“Both Sides Now,” in the Judy Collins version, was the first pop song that ever stuck in my head. It was getting heavy radio play when I was eight or nine, and its reference to declaring love “right out loud,” combined with the crush I had on Judy Collins’s voice, helped to ensure that for me the primary import of “I love you” was sexual. I did eventually live through the ’70s and become capable, in rare accesses of emotion, of telling my brothers and many of my best male friends that I loved them. But throughout grade school and junior high, the words had only one meaning for me. “I love you” was the phrase I wanted to see scrawled on a note from the cutest girl in the class or to hear whispered in the woods on a school picnic. It happened only a couple of times, in those years, that a girl I liked actually said or wrote this to me. But when it did happen, it came as a shot of pure adrenaline. Even after I got to college and started reading Wallace Stevens and found him making fun, in “Le Monocle de Mon Oncle,” of indiscriminately love-seeking people like me–
If sex were all, then every trembling hand
Could make us squeak, like dolls, the wished-for words–
–those wished-for words continued to signify the opening of a mouth, the offering of a body, the promise of intoxicating intimacy.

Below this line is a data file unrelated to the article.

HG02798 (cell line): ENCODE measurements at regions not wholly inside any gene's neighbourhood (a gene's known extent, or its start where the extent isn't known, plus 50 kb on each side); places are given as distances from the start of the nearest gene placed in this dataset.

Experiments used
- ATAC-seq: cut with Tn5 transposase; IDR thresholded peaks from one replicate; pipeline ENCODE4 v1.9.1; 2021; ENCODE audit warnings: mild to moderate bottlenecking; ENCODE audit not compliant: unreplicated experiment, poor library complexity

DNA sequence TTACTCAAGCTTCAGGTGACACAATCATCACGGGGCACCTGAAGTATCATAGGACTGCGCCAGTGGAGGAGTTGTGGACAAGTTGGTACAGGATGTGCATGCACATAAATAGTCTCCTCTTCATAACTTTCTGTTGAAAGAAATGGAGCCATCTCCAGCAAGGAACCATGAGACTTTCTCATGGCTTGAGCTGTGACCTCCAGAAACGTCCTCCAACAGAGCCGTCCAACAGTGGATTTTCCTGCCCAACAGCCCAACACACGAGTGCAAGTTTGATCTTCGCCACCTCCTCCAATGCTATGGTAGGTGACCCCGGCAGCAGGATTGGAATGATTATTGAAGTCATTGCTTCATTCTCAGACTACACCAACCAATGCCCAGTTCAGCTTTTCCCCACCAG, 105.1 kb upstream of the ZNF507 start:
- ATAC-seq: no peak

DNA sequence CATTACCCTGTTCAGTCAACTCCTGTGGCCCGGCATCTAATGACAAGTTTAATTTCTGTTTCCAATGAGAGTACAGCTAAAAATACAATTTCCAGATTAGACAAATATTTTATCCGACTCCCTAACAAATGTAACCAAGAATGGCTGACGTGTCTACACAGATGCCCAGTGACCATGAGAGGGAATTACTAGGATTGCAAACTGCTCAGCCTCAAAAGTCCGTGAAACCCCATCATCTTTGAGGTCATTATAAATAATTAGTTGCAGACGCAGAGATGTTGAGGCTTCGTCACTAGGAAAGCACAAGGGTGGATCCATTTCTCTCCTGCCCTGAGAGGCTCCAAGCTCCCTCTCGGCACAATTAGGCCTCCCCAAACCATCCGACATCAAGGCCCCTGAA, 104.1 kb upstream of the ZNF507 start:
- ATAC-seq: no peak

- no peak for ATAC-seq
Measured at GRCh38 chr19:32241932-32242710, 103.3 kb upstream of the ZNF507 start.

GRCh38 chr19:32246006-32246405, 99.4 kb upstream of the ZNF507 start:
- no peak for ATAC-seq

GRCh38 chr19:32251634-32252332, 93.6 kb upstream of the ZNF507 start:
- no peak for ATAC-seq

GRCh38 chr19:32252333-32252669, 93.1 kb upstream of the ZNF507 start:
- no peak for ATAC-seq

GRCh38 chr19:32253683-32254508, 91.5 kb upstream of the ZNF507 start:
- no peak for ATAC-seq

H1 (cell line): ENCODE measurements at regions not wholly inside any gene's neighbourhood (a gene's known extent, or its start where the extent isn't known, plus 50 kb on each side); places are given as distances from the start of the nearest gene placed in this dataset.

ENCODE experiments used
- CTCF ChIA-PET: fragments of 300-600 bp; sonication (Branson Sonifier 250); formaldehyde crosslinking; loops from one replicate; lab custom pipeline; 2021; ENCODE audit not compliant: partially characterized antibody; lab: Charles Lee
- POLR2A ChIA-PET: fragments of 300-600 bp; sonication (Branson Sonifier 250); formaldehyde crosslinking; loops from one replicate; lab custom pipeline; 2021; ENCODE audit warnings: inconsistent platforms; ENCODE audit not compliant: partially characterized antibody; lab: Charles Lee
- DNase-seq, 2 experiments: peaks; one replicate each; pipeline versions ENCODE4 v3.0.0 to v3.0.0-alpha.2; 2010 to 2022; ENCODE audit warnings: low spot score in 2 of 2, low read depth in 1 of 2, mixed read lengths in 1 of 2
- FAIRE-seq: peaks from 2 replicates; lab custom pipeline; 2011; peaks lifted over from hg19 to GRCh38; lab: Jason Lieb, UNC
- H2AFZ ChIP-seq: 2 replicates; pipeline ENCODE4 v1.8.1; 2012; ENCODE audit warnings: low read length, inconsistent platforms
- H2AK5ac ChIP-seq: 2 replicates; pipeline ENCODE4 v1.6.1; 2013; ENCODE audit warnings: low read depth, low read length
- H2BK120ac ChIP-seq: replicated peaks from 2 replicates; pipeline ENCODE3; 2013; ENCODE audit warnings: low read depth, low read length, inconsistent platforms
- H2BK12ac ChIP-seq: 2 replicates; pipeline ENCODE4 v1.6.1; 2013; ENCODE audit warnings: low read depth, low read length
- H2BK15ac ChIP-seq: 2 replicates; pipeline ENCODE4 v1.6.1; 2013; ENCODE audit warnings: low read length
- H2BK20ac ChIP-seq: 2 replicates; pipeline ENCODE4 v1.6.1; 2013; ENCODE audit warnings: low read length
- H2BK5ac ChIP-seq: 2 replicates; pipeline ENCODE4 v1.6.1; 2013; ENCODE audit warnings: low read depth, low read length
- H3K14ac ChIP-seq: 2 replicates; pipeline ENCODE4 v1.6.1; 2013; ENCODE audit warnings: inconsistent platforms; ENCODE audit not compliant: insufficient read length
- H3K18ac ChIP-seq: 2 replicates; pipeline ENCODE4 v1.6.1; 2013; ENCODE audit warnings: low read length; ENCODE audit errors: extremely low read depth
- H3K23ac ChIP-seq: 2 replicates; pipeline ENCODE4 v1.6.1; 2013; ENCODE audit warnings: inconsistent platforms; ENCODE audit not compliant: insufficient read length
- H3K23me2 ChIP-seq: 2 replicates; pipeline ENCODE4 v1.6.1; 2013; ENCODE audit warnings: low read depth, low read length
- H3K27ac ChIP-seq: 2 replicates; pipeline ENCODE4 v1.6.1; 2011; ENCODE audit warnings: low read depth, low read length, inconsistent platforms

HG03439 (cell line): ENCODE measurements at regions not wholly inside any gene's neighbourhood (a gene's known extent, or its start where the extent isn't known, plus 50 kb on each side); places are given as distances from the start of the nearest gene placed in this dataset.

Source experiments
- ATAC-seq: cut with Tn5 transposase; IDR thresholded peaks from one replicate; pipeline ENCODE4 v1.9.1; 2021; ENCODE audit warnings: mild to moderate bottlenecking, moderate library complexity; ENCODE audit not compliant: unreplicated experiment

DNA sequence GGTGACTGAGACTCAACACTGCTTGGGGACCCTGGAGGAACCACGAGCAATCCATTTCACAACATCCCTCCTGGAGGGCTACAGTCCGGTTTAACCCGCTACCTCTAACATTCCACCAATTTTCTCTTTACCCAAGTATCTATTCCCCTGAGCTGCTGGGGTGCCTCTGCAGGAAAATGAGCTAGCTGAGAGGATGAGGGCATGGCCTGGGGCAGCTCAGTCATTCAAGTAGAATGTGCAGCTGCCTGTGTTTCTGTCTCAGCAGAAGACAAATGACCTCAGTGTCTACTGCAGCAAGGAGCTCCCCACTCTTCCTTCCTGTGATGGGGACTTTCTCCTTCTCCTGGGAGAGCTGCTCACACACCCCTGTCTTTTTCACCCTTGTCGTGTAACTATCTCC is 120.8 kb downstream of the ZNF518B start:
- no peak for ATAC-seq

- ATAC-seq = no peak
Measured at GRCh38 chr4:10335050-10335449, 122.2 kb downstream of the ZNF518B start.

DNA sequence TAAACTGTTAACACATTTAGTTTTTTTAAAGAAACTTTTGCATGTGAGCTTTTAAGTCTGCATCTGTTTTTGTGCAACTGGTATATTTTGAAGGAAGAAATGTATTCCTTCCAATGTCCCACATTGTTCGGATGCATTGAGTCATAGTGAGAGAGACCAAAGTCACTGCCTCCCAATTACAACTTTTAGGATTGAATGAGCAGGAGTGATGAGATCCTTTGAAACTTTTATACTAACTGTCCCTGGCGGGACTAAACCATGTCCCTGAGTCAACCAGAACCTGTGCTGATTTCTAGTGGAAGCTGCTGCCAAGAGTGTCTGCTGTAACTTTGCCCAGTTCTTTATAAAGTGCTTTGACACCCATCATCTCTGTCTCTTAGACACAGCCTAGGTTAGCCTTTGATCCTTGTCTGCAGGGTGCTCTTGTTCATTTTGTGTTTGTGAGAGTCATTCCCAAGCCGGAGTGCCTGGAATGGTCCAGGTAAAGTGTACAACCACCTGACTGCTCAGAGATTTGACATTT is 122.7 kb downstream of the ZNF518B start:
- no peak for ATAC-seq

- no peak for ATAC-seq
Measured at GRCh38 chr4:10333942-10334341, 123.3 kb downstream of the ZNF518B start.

And so it was highly awkward that the person I constantly heard these words from was my mother. She was the only woman in a house of males, and she lived with such an excess of unrequitable feeling that she couldn’t help reaching for romantic expressions of it. The cards and endearments that she bestowed on me were identical in spirit to the ones she’d once bestowed on my father. Long before I was born, her effusions had come to seem intolerably babyish to my father. To me, though, they weren’t nearly babyish enough. I went to elaborate lengths to avoid reciprocating them. I survived many stretches of my childhood, the long weeks in which the two of us were alone in the house together, by clinging to crucial distinctions in intensity between the phrases “I love you”; “I love you, too”; and “Love you.” The one thing that was vital was never, ever to say “I love you” or “I love you, Mom.” The least painful alternative was a muttered, essentially inaudible “Love you.” But “I love you, too,” if pronounced rapidly enough and with enough emphasis on the “too,” which implied rote responsiveness, could carry me through many an awkward moment. I don’t remember that she ever specifically called me out on my mumbling or gave me a hard time if (as sometimes happened) I was incapable of responding with anything more than an evasive grunt. But she also never told me that saying “I love you” was simply something she enjoyed doing because her heart was full of feeling, and that I shouldn’t feel I had to say “I love you” in return every time. And so, to this day, when I’m assaulted by the shouting of “I love you” into a cell phone, I hear coercion.